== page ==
The idea of allowing people to taste something you have produced as a final load is really sort of silly. Certainly it violates a number of health ordinances.
"The Swatter"

Founder of CODBAMMC

My Chickasaw name is "Throws Money at Cups."

www.cupsandballsmuseum.com
Jonathan Brown
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Quote:
On 2011-07-19 18:38, Bill Palmer wrote:

...This interruption makes me realize how little some people know about loading techniques and/or devices.

The idea of allowing people to taste something you have produced as a final load is really sort of silly. Certainly it violates a number of health ordinances.


Forgive me for my interruption of your serious magical discussions Mr. Palmer. And apparently a little humor here is frowned upon. My apologies. Please continue...and for what it's worth an audience member testing the validity of such a load isn't absolutely ridiculous. I don't think the audience would buy Steve Cohen's "Think-a-Drink" if he told them to just take his word the colored liquid in the glass is "real."

Jonathan Brown
panlives
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Quote:
On 2011-07-19 18:38, Bill Palmer wrote:
Quote:
On 2011-07-18 23:56, Jonathan Brown wrote:
No, but if you produce coleslaw, the thrill is that it is real. Anyone can manipulate a piece of plastic. But real coleslaw? That's impressive! The first think they're gonna want to know is if it's real. I envision you lifting the cups to have 3 pile of coleslaw spread out. HAHAH! I know Bill- I am a chef to the end. If you're gonna do it, do it right and bring spoons for the audience. Although I don't think you're gonna catch me tasting warm final load slaw, especially if you load from the back pockets! Smile


We load rubber peanuts, rubber apples, rubber potatoes, rubber olives and all sorts of other rubber objects.

Even then, there are loading methods that would allow you to load real coleslaw without it actually touching the inside of the cups. John Mendoza's coin loader is one example. Buma makes a loader that would also permit it. This interruption makes me realize how little some people know about loading techniques and/or devices.



Bill, are you referring to these?:

http://www.stevensmagic.com/product/ball......2637.htm
"Is there any point to which you would wish to draw my attention?"
"To the curious incident of the dog in the night-time."
"The dog did nothing in the night-time."
"That was the curious incident," remarked Sherlock Holmes.
Bill Palmer
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Exactly.
"The Swatter"

Founder of CODBAMMC

My Chickasaw name is "Throws Money at Cups."

www.cupsandballsmuseum.com
Bill Palmer
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Quote:
On 2011-07-19 18:58, Jonathan Brown wrote:
Quote:
On 2011-07-19 18:38, Bill Palmer wrote:

...This interruption makes me realize how little some people know about loading techniques and/or devices.

The idea of allowing people to taste something you have produced as a final load is really sort of silly. Certainly it violates a number of health ordinances.


Forgive me for my interruption of your serious magical discussions Mr. Palmer. And apparently a little humor here is frowned upon. My apologies. Please continue...and for what it's worth an audience member testing the validity of such a load isn't absolutely ridiculous. I don't think the audience would buy Steve Cohen's "Think-a-Drink" if he told them to just take his word the colored liquid in the glass is "real."

Jonathan Brown


Even with the "smiley," I didn't actually detect any humor in your post.

Don't get your knickers in a twist. The whole point of the Think-a-Drink Act, whether it is Steve Cohen's version or Charles Hoffmann's, is that the drinks the spectators think of are actually produced. That's not necessarily the point of the final loads of the cups and balls.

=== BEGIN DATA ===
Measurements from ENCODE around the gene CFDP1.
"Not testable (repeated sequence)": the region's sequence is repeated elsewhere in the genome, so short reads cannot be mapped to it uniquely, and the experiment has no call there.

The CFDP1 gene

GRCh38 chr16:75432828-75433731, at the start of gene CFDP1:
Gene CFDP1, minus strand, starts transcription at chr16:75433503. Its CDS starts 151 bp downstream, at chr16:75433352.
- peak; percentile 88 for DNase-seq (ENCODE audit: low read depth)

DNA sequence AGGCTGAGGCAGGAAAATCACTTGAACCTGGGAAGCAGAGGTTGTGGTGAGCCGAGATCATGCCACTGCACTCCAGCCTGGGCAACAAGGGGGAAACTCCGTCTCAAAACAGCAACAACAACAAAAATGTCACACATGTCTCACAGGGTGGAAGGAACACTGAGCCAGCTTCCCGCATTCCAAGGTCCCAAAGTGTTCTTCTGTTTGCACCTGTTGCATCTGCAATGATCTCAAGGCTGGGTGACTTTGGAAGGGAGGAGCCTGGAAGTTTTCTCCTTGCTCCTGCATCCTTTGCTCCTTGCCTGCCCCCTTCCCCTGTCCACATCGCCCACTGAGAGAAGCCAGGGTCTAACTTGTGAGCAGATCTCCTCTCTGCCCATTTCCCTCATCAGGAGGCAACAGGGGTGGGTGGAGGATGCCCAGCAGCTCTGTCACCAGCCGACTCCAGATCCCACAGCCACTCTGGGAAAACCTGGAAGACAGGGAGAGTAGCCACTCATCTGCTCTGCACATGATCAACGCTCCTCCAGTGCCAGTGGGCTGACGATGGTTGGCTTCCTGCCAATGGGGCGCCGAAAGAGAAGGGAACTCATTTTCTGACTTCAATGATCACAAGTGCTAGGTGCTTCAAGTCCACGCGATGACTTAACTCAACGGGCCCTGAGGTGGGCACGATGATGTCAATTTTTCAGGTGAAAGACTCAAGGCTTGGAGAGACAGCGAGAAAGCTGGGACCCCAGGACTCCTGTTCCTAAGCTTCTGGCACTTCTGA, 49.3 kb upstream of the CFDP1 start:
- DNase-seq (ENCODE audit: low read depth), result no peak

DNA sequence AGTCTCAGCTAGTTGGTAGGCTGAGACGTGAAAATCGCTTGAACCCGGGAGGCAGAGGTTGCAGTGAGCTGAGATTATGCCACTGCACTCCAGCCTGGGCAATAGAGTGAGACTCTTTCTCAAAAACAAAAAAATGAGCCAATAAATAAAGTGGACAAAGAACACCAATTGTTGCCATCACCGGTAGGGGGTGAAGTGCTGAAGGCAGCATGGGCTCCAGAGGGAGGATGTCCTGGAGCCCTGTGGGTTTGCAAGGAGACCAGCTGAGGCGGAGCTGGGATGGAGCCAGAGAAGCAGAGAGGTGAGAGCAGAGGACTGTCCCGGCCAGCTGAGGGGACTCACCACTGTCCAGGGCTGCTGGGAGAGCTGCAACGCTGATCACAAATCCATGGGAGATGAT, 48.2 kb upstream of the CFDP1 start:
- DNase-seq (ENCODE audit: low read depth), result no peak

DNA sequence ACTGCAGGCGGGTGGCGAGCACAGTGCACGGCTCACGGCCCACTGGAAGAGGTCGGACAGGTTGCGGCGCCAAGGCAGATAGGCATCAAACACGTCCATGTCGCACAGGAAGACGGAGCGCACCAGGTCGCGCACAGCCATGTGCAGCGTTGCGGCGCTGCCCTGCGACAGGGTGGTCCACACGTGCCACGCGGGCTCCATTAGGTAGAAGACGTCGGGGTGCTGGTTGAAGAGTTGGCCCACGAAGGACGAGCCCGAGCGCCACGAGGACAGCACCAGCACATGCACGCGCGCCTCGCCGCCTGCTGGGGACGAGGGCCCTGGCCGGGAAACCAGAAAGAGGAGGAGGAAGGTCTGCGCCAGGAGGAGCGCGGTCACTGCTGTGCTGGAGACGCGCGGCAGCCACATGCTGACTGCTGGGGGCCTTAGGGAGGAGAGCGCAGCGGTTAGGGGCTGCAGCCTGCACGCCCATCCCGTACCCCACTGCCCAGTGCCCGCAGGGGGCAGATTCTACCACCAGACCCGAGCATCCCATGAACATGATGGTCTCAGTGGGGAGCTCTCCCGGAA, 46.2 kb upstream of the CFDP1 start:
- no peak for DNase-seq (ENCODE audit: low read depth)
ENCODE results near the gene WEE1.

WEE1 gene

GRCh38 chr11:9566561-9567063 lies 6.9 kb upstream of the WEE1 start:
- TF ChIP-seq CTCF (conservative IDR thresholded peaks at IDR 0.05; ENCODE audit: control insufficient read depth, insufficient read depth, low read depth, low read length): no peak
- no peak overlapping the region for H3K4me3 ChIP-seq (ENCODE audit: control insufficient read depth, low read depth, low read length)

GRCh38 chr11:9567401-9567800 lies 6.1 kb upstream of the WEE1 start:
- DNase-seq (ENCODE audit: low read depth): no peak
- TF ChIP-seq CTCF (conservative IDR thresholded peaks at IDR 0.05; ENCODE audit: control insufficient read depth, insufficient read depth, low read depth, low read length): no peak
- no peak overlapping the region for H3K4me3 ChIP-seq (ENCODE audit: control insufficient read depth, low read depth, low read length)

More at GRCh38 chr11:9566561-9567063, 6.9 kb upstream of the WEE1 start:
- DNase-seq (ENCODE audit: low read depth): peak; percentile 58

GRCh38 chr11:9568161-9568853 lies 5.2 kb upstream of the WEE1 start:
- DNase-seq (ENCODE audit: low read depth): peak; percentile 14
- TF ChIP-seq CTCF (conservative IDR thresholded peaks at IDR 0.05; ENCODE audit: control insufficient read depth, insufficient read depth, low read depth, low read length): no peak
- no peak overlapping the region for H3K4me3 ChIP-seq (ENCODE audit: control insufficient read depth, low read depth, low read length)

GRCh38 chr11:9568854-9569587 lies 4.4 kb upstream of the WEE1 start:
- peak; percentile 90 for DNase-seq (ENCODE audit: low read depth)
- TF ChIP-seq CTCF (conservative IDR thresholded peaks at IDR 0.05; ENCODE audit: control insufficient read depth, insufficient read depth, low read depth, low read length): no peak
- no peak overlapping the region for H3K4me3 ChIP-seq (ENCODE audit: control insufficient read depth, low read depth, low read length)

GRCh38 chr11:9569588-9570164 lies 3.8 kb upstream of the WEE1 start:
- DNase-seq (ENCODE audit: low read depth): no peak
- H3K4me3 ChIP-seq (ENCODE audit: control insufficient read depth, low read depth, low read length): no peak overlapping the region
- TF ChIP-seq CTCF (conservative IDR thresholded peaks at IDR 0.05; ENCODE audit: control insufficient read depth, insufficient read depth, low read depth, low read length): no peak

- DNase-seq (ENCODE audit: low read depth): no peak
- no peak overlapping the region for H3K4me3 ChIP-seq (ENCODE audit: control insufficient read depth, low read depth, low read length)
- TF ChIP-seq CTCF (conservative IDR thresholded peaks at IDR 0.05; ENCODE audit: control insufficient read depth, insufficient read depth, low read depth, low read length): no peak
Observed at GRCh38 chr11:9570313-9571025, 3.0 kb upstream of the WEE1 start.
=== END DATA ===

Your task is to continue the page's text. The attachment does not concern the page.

Your idea that the acid from the coleslaw would attack the cups is, of course, specious. Even if the coleslaw were slightly acidic, it would be less acidic than, say, the vinegar we sometimes use to clean copper cups. Besides, Steve actually serves the drinks in glasses after pouring them from something that is most likely clean. Knowing Steve, I would expect no less from him. What are you going to do with a routine like this with coleslaw? Pick it up from your table? I don't think so.

The idea of having the spectators taste the coleslaw reminds me of passing a deck of cards for examination. The show comes to a screeching halt.
"The Swatter"

Founder of CODBAMMC

My Chickasaw name is "Throws Money at Cups."

www.cupsandballsmuseum.com
Bill Palmer
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Quote:
On 2011-07-19 19:13, panlives wrote:
Quote:
On 2011-07-19 18:38, Bill Palmer wrote:

We load rubber peanuts, rubber apples, rubber potatoes, rubber olives and all sorts of other rubber objects.

Even then, there are loading methods that would allow you to load real coleslaw without it actually touching the inside of the cups. John Mendoza's coin loader is one example. Buma makes a loader that would also permit it. This interruption makes me realize how little some people know about loading techniques and/or devices.



Bill, are you referring to these?:

http://www.stevensmagic.com/product/ball......2637.htm


I should mention that I was thinking more along the lines of the standard sized versions of these cups.
"The Swatter"

Founder of CODBAMMC

My Chickasaw name is "Throws Money at Cups."

www.cupsandballsmuseum.com
Michael Baker
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Quote:
On 2011-07-19 22:15, Bill Palmer wrote:


The idea of having the spectators taste the coleslaw reminds me of passing a deck of cards for examination. The show comes to a screeching halt.


Was anyone really serious about having someone taste the coleslaw??? I thought the idea of 3 wet piles of sloppy coleslaw appearing on the table was funny. Certainly it wouldn't be a regular feature in a show, but funny as hell in front of a bunch of late night magicians.

How do things get so danged convoluted in this place??
~michael baker
The Magic Company